Keystone Honors Student Spends Summer Doing 2 Competitive Internships
June 18, 2014
Clockwise from top left: Aspiring veterinarian Samih Taylor holds a spider crab at the NOAA Aquarium; Samih encountered this calf at the New Bolton Center; Samih checks a marsh for salinity, pH, dissolved oxygen, conductivity, and temperature while conducting research; Samih holds a horseshoe crab.
Samih Taylor, a Keystone Honors Academy rising junior, has been very busy over summer break. The double major in marine biology and ecology took on--not one--but two internships. The Bala Cynwyd, PA resident was competitively selected to participate in the University of Pennsylvania School of Veterinary Medicine 2014 Summer VETS Program, an accelerated one week program that included lectures, work in laboratories, clinical rotations, as well as an assignment at the New Bolton Center, Penn's large animal facility.
"It was wicked awesome," the 19-year-old exclaims of her May experience. "I enjoyed it so thoroughly. I loved it so much!"
The Cheyney University student was among 18 students selected to participate in the prestigious program that gives students a better understanding of the challenges and rewards of the veterinary profession.
"It was a rigorous course with classes from 8 am to 5 pm every day with different assignments," she explains. The animal lover has wanted to be a veterinarian ever since she was 7 years old. That's when she decided that she did not need to get nutrition from animals, gave up meat and became a strict vegetarian.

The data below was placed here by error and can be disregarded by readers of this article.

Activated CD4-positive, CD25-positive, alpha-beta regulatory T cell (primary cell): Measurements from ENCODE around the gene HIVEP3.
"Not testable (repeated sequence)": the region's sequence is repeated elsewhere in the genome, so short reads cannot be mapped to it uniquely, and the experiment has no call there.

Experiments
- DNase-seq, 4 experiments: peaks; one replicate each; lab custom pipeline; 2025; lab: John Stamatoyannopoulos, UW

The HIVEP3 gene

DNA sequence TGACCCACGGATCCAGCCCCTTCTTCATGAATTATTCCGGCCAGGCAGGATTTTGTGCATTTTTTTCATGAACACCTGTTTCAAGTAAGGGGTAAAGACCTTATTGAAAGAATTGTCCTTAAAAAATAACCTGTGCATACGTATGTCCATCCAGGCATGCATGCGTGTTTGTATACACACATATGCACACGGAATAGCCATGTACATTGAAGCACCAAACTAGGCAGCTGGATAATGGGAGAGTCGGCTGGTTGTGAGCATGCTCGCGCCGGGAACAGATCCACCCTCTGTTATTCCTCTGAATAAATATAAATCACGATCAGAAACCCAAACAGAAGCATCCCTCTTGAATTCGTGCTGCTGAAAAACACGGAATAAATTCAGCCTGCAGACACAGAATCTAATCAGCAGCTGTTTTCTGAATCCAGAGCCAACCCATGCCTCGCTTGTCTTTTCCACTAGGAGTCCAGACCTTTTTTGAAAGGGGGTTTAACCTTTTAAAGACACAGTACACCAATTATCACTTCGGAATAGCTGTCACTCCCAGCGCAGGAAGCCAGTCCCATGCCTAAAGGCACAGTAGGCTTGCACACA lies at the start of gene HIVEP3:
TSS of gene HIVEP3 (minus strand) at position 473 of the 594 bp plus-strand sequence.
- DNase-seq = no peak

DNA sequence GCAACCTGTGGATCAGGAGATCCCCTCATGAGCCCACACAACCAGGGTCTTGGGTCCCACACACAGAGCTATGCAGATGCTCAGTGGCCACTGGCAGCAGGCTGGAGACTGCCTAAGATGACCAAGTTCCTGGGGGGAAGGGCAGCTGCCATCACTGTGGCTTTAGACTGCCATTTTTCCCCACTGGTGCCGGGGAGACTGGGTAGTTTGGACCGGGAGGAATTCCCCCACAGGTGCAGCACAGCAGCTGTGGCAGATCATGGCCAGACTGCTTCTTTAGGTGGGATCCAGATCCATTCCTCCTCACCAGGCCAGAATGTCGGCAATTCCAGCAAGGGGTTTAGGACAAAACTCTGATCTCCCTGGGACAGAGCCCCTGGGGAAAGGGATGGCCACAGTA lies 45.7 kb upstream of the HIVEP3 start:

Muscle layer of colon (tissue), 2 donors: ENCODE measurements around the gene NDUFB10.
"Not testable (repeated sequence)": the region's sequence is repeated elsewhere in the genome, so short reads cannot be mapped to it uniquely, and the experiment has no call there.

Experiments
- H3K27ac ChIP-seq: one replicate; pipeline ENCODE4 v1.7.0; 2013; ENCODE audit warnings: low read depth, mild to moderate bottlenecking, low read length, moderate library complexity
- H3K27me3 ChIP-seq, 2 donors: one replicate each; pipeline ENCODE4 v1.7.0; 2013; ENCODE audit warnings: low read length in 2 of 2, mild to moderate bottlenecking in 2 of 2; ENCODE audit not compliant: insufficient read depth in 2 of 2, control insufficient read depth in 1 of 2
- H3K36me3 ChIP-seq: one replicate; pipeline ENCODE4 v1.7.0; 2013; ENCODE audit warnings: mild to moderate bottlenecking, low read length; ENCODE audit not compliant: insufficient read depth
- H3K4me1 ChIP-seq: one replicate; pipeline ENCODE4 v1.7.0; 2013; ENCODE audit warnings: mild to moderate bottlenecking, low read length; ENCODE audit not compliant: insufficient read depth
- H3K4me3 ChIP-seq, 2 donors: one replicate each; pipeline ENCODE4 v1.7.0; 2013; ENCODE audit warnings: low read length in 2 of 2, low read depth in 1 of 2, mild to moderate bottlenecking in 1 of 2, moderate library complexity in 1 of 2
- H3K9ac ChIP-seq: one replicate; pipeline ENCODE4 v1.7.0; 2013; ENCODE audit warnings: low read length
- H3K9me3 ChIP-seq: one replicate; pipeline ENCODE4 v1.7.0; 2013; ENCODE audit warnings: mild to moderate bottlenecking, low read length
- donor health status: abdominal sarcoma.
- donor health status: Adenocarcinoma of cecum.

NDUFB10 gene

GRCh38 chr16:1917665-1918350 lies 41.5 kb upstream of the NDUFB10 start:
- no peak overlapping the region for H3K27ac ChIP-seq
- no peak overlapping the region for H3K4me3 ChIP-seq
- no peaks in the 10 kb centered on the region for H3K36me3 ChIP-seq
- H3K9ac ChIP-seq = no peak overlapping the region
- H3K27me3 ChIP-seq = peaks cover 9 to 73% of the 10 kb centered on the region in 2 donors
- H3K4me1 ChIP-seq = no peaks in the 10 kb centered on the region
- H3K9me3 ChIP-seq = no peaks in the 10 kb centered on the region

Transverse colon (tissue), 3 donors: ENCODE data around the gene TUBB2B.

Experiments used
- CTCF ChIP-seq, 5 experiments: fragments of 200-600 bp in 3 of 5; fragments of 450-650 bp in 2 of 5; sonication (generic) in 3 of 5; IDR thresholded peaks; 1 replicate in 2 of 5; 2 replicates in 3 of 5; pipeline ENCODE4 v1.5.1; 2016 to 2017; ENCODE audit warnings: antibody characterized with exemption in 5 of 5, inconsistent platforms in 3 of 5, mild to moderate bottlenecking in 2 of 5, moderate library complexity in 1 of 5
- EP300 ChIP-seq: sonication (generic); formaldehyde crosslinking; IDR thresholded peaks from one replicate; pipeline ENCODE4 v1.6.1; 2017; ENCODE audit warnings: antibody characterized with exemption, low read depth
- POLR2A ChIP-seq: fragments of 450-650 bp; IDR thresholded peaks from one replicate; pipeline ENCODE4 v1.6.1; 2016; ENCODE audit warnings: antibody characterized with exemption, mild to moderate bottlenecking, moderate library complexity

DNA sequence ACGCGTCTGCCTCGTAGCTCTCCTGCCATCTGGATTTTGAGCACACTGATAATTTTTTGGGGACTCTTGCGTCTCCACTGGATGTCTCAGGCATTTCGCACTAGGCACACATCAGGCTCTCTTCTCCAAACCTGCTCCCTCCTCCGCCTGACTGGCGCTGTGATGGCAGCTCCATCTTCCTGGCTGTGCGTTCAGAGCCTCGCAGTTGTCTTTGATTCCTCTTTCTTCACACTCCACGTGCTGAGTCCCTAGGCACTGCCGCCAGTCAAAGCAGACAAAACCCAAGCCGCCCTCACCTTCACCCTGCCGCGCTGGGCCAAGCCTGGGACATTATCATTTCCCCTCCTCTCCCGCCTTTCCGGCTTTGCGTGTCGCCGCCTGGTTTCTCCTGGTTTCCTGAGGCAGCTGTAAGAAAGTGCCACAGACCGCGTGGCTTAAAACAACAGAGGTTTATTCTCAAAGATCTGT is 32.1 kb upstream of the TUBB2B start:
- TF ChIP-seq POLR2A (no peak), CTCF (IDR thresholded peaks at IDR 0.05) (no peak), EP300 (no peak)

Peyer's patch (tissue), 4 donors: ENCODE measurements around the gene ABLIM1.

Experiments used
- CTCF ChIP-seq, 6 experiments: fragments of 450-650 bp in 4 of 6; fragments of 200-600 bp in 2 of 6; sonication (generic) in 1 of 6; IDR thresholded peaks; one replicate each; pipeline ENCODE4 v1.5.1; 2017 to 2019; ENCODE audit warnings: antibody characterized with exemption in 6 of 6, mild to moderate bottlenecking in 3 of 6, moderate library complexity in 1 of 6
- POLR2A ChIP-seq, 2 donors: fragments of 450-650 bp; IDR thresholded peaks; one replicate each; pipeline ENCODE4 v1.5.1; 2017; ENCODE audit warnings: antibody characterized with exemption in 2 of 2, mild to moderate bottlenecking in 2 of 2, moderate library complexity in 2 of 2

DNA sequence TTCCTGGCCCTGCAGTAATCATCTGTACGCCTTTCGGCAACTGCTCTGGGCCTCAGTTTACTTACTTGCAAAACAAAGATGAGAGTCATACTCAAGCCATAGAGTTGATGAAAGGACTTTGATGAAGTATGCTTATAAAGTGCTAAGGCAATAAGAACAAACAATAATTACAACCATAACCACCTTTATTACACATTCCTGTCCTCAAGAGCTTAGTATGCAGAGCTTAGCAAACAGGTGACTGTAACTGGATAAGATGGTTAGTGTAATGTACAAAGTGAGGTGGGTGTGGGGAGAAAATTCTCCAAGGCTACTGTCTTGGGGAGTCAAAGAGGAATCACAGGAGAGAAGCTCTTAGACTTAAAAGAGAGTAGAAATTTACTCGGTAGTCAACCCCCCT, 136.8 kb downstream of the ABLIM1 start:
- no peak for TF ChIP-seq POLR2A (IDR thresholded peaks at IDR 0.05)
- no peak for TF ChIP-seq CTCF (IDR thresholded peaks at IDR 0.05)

While at Penn, Taylor saw surgery performed on a police dog which, she says, was "treated like a real war veteran. U of Penn treats its patients really well."
In addition to the Penn opportunity, she was competitively selected to participate in the all-expense paid 2014 Partnership Education Program (PEP) in “Ocean and Environmental Sciences: Global Climate Change” in Woods Hole, Massachusetts that began May 30 and will end on August 13. Under the program, she and the 11 other selected students are each assigned a research project with a scientist.
"I love it," she gushes. "Everyone is from different states. We all have separate mentors and we are each doing something different when it comes to a project." She and her mentor are working on plasticology. "We're finding different diseases that are in areas they've never been found in before and that's because these microbes are using the plastic pollution that people are putting into the ocean as a conduit to get to new places--almost like their mode of transportation."
Despite the 5-6 hour-long classes, she finds it all fascinating, invigorating and absolutely life-changing.
"I'm around other kids who are really focused. I'm learning about so many things. I'm taking geology, chemistry, marine ecology, global productivity, biogeochemistry, all kinds of classes. Every class is different and I'm learning so much. I'm having a lot of fun and I'm exposed to stuff people my age arent even interested in. I am loving every minute of it."
When she takes time to focus on the opportunities that she's been given, she is overwhelmed. "I can't believe that I was selected for an internship at an Ivy League school (Penn) and in the Mecca of Science (Woods Hole, MA). According to Taylor, Woods Hole has six top institutions/laboratories: United States Geological Survey, Sea Education Association, Woods Hole Oceanographic Institution, Marine Biological Laboratory, National Oceanic and Atmospheric Administration (NOAA), and Wood Hole Research Center. She's already met with the CEO of NOAA and is soaking up every bit of knowledge that she can get like a sponge.
The Army brat who moved every 1 to 3 years of her life, is the oldest of 3 and the first to go to college. She is determined to make the most of her college experience in and out of the classroom. Her goal is to apply to half a dozen veterinary schools, including Penn, once she graduates from Cheyney, and go on to a successful career as a doctor for animals.